Play is always voluntary. What might otherwise be play is work if it’s forced.
I define myself by everything that I love, everything I can create, everything that I can imagine.
‘Britain’s Royal Families’ became my first published book, in 1989, from The Bodley Head, and the rest of the story is – dare I say it? – history!
I don’t believe that being an inspiring leader is a goal that you can aspire to. It is a by-product.
I moved to Harvard in 1998, and in 2000 the first kidney exchange in the United States was done at a hospital nearby. I started to think, ‘Gee, there might be a way where I could help organize it, make it easier for people to find kidneys.’
My parents were mourning the death of my sister. She was killed in a car accident before I was born, and I didn’t know she existed until I was 13 or 14 years old. I knew I was growing up in a house where people were angry and sad.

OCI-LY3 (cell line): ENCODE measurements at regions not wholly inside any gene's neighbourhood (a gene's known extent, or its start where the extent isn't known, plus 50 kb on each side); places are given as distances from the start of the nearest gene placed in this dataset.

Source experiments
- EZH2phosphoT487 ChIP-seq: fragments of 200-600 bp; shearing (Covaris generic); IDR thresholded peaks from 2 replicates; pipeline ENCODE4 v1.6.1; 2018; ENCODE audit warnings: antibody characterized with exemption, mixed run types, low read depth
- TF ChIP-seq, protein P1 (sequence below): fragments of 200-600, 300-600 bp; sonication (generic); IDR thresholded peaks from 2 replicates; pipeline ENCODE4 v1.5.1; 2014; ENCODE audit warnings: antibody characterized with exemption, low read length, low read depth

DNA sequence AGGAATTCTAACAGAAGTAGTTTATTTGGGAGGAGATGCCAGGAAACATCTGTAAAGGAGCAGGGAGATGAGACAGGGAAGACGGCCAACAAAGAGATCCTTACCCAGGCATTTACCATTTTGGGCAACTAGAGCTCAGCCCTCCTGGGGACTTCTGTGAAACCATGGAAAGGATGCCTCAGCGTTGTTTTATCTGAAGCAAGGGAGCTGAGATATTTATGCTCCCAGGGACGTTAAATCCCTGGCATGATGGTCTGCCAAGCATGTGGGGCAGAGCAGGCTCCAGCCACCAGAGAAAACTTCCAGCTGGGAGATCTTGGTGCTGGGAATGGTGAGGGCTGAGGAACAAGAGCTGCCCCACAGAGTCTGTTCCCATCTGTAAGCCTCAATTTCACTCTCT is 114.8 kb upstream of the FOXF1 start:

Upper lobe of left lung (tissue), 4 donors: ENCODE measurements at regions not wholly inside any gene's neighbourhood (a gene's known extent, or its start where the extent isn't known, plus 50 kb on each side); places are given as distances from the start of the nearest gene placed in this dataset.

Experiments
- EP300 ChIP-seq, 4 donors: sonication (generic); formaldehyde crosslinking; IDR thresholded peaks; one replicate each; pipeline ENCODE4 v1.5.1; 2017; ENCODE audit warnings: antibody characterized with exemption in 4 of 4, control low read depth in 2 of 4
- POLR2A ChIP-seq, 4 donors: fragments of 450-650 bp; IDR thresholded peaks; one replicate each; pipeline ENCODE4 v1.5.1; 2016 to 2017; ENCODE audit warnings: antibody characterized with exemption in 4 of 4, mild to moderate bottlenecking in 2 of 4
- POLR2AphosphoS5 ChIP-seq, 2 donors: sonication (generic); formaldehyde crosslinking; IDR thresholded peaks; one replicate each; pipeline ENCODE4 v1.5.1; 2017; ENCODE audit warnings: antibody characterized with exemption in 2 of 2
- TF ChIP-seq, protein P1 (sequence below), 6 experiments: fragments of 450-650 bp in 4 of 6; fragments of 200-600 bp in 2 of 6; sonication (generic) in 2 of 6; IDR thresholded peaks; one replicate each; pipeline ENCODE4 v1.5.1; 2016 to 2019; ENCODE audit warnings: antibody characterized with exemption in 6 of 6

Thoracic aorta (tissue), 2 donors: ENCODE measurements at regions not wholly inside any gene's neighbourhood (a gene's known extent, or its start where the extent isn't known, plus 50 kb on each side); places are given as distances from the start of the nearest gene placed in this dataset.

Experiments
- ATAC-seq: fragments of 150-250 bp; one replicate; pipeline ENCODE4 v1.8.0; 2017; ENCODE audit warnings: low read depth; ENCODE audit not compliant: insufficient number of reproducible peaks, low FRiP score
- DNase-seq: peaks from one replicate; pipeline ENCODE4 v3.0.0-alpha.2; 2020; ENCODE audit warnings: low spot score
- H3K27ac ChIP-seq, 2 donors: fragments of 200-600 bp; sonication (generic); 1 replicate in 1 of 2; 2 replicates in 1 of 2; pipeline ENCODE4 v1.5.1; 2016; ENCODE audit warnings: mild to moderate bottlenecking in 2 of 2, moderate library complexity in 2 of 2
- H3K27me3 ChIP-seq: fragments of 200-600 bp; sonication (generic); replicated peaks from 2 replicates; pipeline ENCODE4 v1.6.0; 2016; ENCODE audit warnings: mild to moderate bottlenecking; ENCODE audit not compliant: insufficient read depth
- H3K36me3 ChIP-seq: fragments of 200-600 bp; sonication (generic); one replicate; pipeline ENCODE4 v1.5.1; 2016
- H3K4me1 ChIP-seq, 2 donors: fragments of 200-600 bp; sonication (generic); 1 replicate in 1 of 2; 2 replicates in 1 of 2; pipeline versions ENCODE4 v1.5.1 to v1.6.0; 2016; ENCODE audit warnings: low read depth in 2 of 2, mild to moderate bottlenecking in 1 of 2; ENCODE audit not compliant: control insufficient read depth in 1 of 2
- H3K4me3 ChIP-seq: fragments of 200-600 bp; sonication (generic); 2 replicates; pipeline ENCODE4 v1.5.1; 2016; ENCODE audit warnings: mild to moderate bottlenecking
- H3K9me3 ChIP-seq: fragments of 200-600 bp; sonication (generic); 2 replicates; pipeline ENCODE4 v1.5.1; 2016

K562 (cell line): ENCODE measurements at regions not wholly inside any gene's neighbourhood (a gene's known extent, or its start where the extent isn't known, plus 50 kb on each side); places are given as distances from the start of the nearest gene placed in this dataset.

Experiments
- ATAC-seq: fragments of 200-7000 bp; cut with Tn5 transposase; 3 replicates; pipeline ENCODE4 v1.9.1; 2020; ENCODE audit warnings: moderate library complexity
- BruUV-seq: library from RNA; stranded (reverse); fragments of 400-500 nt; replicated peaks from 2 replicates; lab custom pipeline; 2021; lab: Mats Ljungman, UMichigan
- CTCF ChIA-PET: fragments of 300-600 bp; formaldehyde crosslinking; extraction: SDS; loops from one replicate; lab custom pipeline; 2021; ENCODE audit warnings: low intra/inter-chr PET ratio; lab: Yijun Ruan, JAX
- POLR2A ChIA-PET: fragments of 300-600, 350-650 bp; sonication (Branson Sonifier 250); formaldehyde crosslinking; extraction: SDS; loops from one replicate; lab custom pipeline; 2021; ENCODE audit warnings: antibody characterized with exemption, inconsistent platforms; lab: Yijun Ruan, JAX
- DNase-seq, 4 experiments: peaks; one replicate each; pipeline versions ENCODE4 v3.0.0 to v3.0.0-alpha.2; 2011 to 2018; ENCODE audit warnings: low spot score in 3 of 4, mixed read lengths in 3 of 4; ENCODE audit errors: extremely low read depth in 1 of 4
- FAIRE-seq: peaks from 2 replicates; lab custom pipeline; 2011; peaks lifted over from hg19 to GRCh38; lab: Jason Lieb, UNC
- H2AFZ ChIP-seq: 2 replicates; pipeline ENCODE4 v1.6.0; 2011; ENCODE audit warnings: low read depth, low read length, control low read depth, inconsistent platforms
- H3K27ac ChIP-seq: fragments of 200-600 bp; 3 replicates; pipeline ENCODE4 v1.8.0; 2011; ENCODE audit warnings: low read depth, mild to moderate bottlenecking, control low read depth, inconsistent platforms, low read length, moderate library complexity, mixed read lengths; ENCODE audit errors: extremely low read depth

Can you actually go through life without labeling what happens to you as good or bad? Sure you can. You have to train yourself to do this. You have been conditioned to think of things as bad or good. You can de-condition yourself. It is neither easy nor fast but it is possible.
Of course, you can’t legislate for how people are going to read.
I don’t like this romanticization of Indian people in which Indian people are looked at as spiritual saviors, as people who have always taken care of the land. We’re human beings. But I think different cultures have developed different aspects of humanness.
We, as individuals, must be responsible for our careers with the goal of reaching our highest potential. The job of a manager is to tap into that energy that’s already there.